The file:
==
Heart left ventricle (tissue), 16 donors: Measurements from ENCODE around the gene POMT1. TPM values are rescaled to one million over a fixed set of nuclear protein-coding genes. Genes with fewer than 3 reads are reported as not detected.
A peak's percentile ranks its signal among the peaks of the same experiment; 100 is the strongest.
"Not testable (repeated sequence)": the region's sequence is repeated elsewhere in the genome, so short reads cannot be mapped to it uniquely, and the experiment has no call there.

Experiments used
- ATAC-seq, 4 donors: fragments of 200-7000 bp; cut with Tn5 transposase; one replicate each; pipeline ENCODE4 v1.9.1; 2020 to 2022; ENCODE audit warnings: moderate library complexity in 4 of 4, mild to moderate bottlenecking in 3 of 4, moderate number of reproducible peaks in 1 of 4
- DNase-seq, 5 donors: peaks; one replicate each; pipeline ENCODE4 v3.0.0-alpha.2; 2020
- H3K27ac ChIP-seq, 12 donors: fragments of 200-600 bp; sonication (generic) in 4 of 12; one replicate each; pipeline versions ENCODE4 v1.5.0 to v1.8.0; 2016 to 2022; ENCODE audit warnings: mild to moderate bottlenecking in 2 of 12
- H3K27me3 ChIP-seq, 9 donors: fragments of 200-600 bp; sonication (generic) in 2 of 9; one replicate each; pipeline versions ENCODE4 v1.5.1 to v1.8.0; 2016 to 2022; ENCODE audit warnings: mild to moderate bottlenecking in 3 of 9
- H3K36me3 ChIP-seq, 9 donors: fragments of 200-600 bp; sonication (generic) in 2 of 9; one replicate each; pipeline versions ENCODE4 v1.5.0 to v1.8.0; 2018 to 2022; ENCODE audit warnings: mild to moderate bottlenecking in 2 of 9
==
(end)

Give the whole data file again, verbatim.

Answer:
Heart left ventricle (tissue), 16 donors: Measurements from ENCODE around the gene POMT1. TPM values are rescaled to one million over a fixed set of nuclear protein-coding genes. Genes with fewer than 3 reads are reported as not detected.
A peak's percentile ranks its signal among the peaks of the same experiment; 100 is the strongest.
"Not testable (repeated sequence)": the region's sequence is repeated elsewhere in the genome, so short reads cannot be mapped to it uniquely, and the experiment has no call there.

Experiments used
- ATAC-seq, 4 donors: fragments of 200-7000 bp; cut with Tn5 transposase; one replicate each; pipeline ENCODE4 v1.9.1; 2020 to 2022; ENCODE audit warnings: moderate library complexity in 4 of 4, mild to moderate bottlenecking in 3 of 4, moderate number of reproducible peaks in 1 of 4
- DNase-seq, 5 donors: peaks; one replicate each; pipeline ENCODE4 v3.0.0-alpha.2; 2020
- H3K27ac ChIP-seq, 12 donors: fragments of 200-600 bp; sonication (generic) in 4 of 12; one replicate each; pipeline versions ENCODE4 v1.5.0 to v1.8.0; 2016 to 2022; ENCODE audit warnings: mild to moderate bottlenecking in 2 of 12
- H3K27me3 ChIP-seq, 9 donors: fragments of 200-600 bp; sonication (generic) in 2 of 9; one replicate each; pipeline versions ENCODE4 v1.5.1 to v1.8.0; 2016 to 2022; ENCODE audit warnings: mild to moderate bottlenecking in 3 of 9
- H3K36me3 ChIP-seq, 9 donors: fragments of 200-600 bp; sonication (generic) in 2 of 9; one replicate each; pipeline versions ENCODE4 v1.5.0 to v1.8.0; 2018 to 2022; ENCODE audit warnings: mild to moderate bottlenecking in 2 of 9